A Reprehensible Scam

I was really looking forward to my Friday off: after a pretty hectic start to the new year, I had a stress-free day with nothing planned!  Unfortunately someone marred the middle of it with a really despicable act.

Cheryl, Michael & I decided to go to a movie today, and then grab a late lunch. The movie previews had just finished – and oddly enough, it had just announced something about taking your emergency calls out of the theater – when my cell phone buzzed.  I had an emergency call from our church receptionist.  Obeying the mandate I had just seen on the screen, I went into the lobby to call Mrs. Shirley back.  She was very somber.  She said that she had received an emergency call from a state trooper in West Virginia.  He said he had gotten our church’s number from the scene of an accident, and needed to contact the family.  As soon as I hung up with Mrs. Shirley, I was to wait for a call from him.  I weakly told her “ok”, hung up, and began to wait.  Doesn’t take long for a thousand thoughts to run through your head.  One might think that a call from West Virginia would be odd – we live in Louisiana.  But we have a son who attends seminary in North Carolina.  He occasionally travels with his friends – in fact, I think he has friends in West Virginia.  I know that troopers often inform family when a loved one has been killed in an accident.  To my knowledge, we had no other family on the road; most likely it would be our son Paul.  I felt numb.  I waited.  I felt like someone had punched me in the stomach.  I thought: “So this is what it feels like to get that call …”.  Suddenly a lot of things really didn’t matter much: all the church committee meetings; the sermon I had labored over for Sunday.  I wasn’t going to be there Sunday.  Just like that, a member of my family had been taken away.  There would now be an empty place; things would be different for the rest of our lives.  I hadn’t checked my kids’ Facebook statuses yet today; did I have time to look – would I find that Paul had taken a trip with friends?  My phone rang, and I answered.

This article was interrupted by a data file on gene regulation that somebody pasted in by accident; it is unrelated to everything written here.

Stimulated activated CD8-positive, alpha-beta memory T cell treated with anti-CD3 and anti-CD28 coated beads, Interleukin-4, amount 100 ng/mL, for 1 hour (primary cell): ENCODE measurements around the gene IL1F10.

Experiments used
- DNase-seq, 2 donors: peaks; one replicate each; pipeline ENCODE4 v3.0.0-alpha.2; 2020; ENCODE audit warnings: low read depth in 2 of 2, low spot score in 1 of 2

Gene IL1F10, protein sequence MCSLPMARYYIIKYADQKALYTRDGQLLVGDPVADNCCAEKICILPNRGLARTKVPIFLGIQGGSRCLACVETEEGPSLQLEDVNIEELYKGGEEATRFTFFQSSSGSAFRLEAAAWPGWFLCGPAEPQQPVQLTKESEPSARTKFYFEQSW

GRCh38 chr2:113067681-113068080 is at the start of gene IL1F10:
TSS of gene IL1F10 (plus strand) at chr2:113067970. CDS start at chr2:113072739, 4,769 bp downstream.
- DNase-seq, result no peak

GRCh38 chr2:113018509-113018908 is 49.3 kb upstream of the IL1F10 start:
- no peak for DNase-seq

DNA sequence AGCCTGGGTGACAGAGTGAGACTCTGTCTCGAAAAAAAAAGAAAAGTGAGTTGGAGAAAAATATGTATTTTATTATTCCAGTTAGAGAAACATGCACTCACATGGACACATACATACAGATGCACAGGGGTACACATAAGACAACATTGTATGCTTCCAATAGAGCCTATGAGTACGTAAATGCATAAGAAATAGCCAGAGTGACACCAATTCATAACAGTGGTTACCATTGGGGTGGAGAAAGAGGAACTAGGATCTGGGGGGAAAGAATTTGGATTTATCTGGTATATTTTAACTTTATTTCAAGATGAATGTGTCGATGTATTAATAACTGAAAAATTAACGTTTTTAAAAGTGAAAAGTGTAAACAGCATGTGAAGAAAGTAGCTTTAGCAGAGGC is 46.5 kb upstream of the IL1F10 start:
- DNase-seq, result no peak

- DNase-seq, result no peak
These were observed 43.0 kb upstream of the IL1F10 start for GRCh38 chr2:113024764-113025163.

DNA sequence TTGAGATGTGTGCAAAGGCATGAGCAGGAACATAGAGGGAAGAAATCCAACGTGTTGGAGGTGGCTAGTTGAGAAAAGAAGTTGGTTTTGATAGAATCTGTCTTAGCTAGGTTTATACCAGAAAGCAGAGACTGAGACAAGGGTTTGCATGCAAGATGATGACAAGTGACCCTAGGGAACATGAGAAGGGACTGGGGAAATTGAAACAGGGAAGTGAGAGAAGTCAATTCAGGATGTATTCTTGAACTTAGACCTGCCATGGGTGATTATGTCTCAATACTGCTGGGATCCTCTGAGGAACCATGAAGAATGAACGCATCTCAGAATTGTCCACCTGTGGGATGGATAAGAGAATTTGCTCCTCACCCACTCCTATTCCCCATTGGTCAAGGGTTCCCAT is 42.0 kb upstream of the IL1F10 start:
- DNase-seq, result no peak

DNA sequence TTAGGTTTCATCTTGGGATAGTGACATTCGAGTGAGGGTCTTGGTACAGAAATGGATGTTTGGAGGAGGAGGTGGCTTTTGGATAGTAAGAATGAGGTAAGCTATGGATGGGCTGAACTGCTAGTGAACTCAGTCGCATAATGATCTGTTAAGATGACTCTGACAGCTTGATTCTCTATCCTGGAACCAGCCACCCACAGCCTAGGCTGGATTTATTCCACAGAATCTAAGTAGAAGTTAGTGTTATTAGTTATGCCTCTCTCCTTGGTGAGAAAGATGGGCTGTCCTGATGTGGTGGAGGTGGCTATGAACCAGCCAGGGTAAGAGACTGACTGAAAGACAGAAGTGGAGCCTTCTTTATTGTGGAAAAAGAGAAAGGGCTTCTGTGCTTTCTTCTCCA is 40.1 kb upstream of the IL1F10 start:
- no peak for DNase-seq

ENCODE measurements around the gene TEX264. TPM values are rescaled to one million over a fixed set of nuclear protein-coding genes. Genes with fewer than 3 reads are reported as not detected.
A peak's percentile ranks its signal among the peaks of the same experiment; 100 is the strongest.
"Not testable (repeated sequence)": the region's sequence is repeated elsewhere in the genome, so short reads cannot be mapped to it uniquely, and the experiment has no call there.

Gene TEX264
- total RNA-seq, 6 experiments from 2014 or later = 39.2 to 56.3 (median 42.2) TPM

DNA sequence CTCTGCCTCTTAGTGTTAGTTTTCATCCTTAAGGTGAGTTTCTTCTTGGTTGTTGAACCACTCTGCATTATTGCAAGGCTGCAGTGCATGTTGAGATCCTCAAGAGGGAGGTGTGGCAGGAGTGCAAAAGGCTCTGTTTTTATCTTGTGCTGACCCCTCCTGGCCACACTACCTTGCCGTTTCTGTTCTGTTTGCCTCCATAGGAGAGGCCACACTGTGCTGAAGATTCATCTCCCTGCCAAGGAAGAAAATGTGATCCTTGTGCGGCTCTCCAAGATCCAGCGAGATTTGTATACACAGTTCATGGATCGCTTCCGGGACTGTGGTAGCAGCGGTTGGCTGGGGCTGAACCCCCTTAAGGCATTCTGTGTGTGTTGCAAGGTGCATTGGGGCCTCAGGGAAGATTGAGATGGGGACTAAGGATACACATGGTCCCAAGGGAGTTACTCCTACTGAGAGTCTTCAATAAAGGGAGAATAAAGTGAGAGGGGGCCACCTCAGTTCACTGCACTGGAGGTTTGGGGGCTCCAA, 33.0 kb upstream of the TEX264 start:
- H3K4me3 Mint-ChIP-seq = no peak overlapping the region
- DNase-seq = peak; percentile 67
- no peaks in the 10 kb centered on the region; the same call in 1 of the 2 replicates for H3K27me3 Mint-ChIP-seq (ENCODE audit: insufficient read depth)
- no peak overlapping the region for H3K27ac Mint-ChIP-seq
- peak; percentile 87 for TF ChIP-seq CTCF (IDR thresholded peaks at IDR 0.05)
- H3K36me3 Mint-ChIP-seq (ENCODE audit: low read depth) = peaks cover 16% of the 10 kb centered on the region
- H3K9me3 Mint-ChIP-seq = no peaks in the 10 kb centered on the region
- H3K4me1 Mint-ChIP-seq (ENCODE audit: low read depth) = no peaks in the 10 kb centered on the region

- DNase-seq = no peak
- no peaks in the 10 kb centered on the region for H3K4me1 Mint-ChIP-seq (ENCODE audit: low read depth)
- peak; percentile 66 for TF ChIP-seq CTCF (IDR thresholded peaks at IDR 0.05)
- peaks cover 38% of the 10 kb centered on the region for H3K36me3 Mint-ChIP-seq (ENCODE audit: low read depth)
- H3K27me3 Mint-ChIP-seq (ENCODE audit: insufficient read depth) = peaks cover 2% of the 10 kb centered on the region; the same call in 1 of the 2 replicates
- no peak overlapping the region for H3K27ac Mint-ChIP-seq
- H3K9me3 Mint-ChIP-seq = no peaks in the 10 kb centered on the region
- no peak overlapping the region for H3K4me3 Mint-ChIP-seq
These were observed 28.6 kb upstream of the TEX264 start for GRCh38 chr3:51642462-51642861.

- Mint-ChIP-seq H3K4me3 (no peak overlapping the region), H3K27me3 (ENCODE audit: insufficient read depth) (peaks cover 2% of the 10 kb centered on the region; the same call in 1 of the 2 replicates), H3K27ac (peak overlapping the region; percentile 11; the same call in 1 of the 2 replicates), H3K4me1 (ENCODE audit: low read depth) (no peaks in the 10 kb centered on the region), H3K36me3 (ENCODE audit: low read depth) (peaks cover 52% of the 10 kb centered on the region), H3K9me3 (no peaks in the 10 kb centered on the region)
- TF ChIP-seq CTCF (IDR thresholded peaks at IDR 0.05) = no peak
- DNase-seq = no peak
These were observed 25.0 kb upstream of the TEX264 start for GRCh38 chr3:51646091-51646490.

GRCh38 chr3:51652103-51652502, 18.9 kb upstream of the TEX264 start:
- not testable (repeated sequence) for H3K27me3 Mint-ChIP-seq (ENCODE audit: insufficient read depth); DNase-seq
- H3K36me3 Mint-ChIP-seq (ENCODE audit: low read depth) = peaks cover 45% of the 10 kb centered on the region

The man on the line identified himself as a trooper in West Virginia.  He said that he needed to contact me about an emergency.  But then the call began to take a strange turn.  He said that he had a family there with him, who claimed to be from Westlake, and said they knew me, but that I was from Lake Charles.  He said this didn’t make sense to him.  I told him that Lake Charles and Westlake were nearby.  He said that this family claimed that they had been to my church, First Baptist Moss Bluff.  And then he added something odd: he said, “Sir, you sound like you are Caucasian, but this family is black.”  I thought, “What in the world?”  Instinctively, I thought, this man’s accent sounded funny; like it was being put on.  Part of me wondered then if someone was testing me; was this a bad joke?  Surely not.  I told the “officer” that we accepted all races of people in our church, and we had several African-Americans in our services in recent weeks.  He then said that he would put these people on the line to talk to me.  The connection was not that great, but the man who addressed me on the phone said that he and his wife had been in our services a few days before; that his wife had talked to me for several minutes in the lobby – did I remember that?  I told him that I really did not remember such a conversation.  I become a little more leery. The man launched into a story about how they had come up to West Virginia because of the death of a loved one, and had run into some trouble, and this officer didn’t believe that they had attended our church because they were black.  I stopped him.  This is not what this call was supposed to be about.  The Highway Patrol had supposedly gotten my number out of a car in an accident and needed to contact the next of kin.  This call was now going in an entirely different direction.  They needed “help” from a pastor who might believe them.  I stopped him and told him that I didn’t believe his story.  I said, “You mean to tell me that of all the people you know in this country, you are calling ME to help you?  You don’t even know me – and I do not believe your story!”  He got really angry, and yelled, “What kind of pastor are you?”  I told him that I was finished with this phone call, and hung up.

I called Mrs. Shirley back and related to her what had happened.  She told me again that the “trooper” had said that our church number was the only one they could retrieve out of a car in a bad accident, and that they needed to inform the next of kin.  There was a WIDE discrepancy in the story they had given her to get my number, and the one they told me when they called.  This was a fraud, a cheap attempt to use a helpful church secretary to get some money out of what they hoped was a naïve minister – yet another variation on an ages-old scam.  I tunred my phone off and went back to the movie.